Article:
Omagh Bombing: Probe Announced into 1998 Attack

    Omagh Bombing: Probe Announced into 1998 Attack
    Last updated Feb 03, 2023
    Image credit: Reuters


    • It was announced on Thursday that the British government will hold an independent inquiry into the 1998 bombing in Omagh, Northern Ireland, that killed 29 people.[1]
    • The inquiry will examine whether the car bombing could have been prevented, following a 2021 high court judgment that found the security forces may have been able to prevent the attack. The incident in 1998, carried our by Irish republican dissident group the Real IRA, was the worst attack of the troubles.[1]
    • The probe will have the full powers of the Inquiries Act 2005, giving authorities the ability to compel the production of all relevant materials and witnesses, and compel those witnesses to take evidence under oath.[2]
    • A previous investigation revealed that the Royal Ulster Constabulary received an anonymous warning on Aug. 4 1998 that an "unspecified" attack would take place on police in Omagh in 11 days time.[2]
    • The bombing in County Tyrone occurred four months after the signing of the Good Friday peace accord that ended ongoing sectarian violence in the region. The Real IRA, however, disagreed with the ceasefire agreement — no one was ever convicted in connection with the attack.[3]
    • The conflict known as The Troubles took place between Irish nationalist militants who sought union with the rest of Ireland, the British army, and pro-British militants who sought to keep the region part of the United Kingdom. More than 3,600 people were killed during the decades-long conflict.[3]


    Narrative A

    This inquiry is a step in the right direction in terms of providing answers and closure for the victims and families impacted by the Omagh Bombing. The public deserves to know if there were any shortcomings by British intelligence services that could have prevented the attack, though it is important to note that the attack was committed by republican terrorists who are ultimately responsible for the deaths.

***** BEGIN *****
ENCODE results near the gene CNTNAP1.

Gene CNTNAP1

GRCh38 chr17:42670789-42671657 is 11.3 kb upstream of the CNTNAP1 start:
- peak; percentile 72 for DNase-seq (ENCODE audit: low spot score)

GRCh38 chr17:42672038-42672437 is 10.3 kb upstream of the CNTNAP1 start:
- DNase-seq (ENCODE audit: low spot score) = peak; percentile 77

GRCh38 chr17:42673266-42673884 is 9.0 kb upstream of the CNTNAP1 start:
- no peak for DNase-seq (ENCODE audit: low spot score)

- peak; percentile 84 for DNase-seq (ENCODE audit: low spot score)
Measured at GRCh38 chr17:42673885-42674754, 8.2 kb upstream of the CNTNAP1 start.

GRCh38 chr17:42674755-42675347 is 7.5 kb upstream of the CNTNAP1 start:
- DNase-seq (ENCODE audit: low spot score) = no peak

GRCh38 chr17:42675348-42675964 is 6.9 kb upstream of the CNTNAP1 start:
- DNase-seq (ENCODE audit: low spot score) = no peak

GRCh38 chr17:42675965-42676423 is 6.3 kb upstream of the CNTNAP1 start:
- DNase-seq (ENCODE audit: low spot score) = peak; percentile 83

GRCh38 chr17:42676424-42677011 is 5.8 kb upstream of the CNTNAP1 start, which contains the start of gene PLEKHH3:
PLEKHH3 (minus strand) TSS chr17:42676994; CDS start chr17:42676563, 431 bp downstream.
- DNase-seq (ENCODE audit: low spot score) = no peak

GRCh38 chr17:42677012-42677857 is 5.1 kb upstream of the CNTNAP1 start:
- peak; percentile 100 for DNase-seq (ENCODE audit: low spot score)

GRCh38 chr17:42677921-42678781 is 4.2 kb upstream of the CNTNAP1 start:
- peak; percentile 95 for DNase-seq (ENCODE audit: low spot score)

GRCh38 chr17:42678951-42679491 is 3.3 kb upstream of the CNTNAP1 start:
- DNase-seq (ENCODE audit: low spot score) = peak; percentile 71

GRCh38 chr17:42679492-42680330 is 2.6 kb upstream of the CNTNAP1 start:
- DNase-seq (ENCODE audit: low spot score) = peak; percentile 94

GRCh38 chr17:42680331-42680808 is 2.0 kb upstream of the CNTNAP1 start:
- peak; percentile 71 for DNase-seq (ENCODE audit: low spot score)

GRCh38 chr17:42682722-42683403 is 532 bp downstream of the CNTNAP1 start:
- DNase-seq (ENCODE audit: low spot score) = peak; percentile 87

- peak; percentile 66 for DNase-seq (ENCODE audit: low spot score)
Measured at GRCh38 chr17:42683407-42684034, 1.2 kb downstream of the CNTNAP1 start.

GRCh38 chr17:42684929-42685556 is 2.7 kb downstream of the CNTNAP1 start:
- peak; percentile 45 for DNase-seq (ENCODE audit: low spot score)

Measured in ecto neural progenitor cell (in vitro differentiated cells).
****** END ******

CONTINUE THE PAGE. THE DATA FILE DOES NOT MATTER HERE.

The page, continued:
Narrative B

    The new inquiry into the Omagh bombing will likely come into conflict with the recently introduced Northern Ireland Troubles (Legacy and Reconciliation) Bill, which seeks to draw a line under the past and close many inquiries and investigations into the events of The Troubles. Even though the probe is expected to have a narrow focus on whether the attack could have been prevented — rather than explicitly being intended to seek justice for the families affected by the Omagh attack — such an investigation will almost inevitably disappoint those who suffered due to the bombing, as well as draw attention to already controversial government legislation.

    Nerd narrative

    There is a 37% chance that Northern Ireland will hold a reunification referendum before 2030, according to the Metaculus prediction community.

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